Stop me if you’ve heard this before – “fat doesn’t make you fat. Or, you can eat as much fat as you want – as long as you don’t eat carbs with it.” On the flip side, “fat goes straight to body fat, so you must eat low fat.”
It is easy to see why dietary fat might be almost just as controversial as carbs when it comes to nutrition, and especially the fat loss crowd.
Here are the basics to note:
- Dietary fat is 9 calories per gram (carbs and protein are 4)
- Dietary fat is essential for cellular development, heart health (yes) and hormone health
- Dietary fat comes in a few forms, some better than others…
Speaking of various forms, and you may have heard of these so I’ll keep it quick.
1) Saturated Fat – these fats are solid at room temp, and have been linked to increased triglycerides (not good) and higher levels of LDL cholesterol (not good either) when overconsumed. They include butter, lard, animal fats, and coconut oil. Intake goal should be right around 10% of your total calories.
2) Trans Fats – these are man-made fats and are really bad for you (no one will argue with that one) – they raise your LDL and lower your HDL, and raise your Triglycerides. Trans fats are found in fried foods, premade desserts, and other junk food. Intake goal should be as little as possible.
3) Unsaturated Fats – (this could be broken down into Mono and Poly-Unsaturated)
Unsaturated fats can help reduce bad cholesterol levels in your blood which can lower your risk of heart disease and stroke. They also provide nutrients to help develop and maintain your body’s cells. Oils rich in polyunsaturated fats also contribute vitamin E to the diet, an antioxidant vitamin most Americans need more of.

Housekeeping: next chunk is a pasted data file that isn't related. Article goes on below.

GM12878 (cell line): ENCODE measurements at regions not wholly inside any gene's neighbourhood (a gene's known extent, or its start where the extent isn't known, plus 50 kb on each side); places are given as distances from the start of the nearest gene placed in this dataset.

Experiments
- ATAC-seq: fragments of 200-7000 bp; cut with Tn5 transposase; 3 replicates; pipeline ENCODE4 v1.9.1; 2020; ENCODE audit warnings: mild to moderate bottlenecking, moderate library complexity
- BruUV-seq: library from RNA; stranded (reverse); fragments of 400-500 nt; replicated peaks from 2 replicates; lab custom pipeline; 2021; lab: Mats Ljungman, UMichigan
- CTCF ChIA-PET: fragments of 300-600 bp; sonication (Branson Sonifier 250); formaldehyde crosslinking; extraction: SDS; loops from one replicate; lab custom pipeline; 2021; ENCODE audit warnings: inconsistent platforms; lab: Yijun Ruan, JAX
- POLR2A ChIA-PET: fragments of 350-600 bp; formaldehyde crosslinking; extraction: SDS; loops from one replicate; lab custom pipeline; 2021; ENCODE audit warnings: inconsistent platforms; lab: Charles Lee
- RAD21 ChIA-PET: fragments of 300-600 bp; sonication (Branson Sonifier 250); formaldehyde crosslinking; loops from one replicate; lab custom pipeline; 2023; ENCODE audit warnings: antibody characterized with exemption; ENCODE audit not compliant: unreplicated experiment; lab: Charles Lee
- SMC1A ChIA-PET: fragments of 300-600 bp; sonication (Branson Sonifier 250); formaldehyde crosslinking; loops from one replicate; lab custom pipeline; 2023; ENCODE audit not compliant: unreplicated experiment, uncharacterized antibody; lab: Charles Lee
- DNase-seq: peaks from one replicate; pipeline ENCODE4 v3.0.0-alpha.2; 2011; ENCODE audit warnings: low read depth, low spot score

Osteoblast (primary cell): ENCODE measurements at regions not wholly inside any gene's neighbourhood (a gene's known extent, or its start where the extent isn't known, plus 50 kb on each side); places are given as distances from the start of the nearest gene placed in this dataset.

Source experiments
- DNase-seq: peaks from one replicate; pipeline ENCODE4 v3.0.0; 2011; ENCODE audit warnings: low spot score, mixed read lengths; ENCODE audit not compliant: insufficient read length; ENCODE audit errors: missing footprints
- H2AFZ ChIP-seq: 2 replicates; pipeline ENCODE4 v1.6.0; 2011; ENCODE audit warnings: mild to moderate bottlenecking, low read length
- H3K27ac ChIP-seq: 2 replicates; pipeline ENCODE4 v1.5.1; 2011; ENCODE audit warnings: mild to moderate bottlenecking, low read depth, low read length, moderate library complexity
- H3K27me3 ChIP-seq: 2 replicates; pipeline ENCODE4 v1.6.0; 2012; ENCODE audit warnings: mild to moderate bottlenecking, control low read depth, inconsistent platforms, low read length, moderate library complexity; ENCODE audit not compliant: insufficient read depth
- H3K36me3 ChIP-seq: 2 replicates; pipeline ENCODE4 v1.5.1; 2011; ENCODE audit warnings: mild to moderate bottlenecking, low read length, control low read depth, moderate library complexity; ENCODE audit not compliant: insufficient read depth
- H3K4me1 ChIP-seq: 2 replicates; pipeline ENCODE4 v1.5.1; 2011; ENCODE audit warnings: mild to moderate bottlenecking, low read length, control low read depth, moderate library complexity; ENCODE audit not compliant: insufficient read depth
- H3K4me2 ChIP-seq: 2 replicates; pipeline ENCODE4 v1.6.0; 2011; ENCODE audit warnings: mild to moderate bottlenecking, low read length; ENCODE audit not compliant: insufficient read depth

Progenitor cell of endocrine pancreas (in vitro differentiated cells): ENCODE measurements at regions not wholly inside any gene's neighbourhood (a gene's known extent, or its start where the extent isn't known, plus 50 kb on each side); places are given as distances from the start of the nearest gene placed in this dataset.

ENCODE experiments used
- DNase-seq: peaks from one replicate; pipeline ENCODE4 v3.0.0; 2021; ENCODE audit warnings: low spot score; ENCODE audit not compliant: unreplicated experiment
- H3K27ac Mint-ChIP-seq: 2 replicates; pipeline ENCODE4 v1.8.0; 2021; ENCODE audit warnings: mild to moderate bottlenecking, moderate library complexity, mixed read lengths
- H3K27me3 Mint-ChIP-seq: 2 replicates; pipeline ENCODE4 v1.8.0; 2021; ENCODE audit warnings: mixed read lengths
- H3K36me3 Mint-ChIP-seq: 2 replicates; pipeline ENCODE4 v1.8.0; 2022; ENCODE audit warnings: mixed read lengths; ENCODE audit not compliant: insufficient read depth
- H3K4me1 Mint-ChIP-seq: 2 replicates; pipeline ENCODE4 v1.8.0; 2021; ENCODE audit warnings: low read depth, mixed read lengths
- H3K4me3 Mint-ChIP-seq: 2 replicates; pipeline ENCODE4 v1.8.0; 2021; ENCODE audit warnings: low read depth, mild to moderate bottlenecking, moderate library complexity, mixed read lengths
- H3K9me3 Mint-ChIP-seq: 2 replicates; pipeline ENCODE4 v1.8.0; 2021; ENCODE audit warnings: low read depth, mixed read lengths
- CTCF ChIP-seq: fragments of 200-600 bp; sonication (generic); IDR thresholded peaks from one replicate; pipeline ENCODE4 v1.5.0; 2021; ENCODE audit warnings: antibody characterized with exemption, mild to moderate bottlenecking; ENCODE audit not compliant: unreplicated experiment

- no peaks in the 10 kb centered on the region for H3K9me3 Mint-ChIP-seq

Foods rich unsaturated fats also provide essential fats that your body needs but can’t produce itself – such as omega-6 and omega-3 fatty acids. You must get essential fats through food. Omega-6 and omega-3 fatty acids are important for many functions in the body.
Good sources of unsaturated fats are oils (stick to olive, avocado, and some canola as much as possible), nuts, olives, avocados, and fatty fish like salmon.
How much fat should you eat?
According to most credible resources, the recommendations for dietary fat intake are:
– 20-35% of your calories per day from all fat
– <10% of your calories from saturated fat, and none from Trans Fat
Of course, you will have your outliers and people telling you to eat more fat…and maybe that works for them, which is great. However, you need to find what works for YOU, and what makes you feel the best while getting results.
Never forget the BIG picture – calories are KING when it comes to fat loss. It doesn’t matter where they come from, as long as you are in a surplus, you will gain weight.
This brings me to my final point. Most people tend to not realize how much fat they consume, and thus how many calories they are really consuming. I’m not saying you need a low fat diet, but keeping your fat within 20-35% of your calories is less than most think.
Example: If you are eating 2500 calories. 55 to 97 grams of fat per day would put you in the 20-35% range.
Now consider this:
- 1 oz. slice of cheese – 10g Fat
- 2 eggs – 10g of fat
- 1 oz of mixed nuts – 12g fat
- 1 Tbsp. butter – 12g fat
- Half an avocado – 10g fat
And now you are already at 54 grams of fat. Or you could just eat:
- A Big Mac and A Large Fry – 52 grams. (good luck avoiding any more fat the rest of the day)
Doesn’t matter if it’s good or bad fat, it still adds up quick and so do the calories from it. I am NOT advocating a low-fat diet, as anything under 20% for long periods of time can really mess with your hormones, and it’s not fun.
Moreso, I am urging you to be aware of how much you are truly eating, and how easy it is to underestimate calories, especially from fat. It doesnt take much to add in hundreds of extra cals, as you can see here (via Ftibit.com):
Awareness and education are always KEY – remember that.
Stay healthy my friends,
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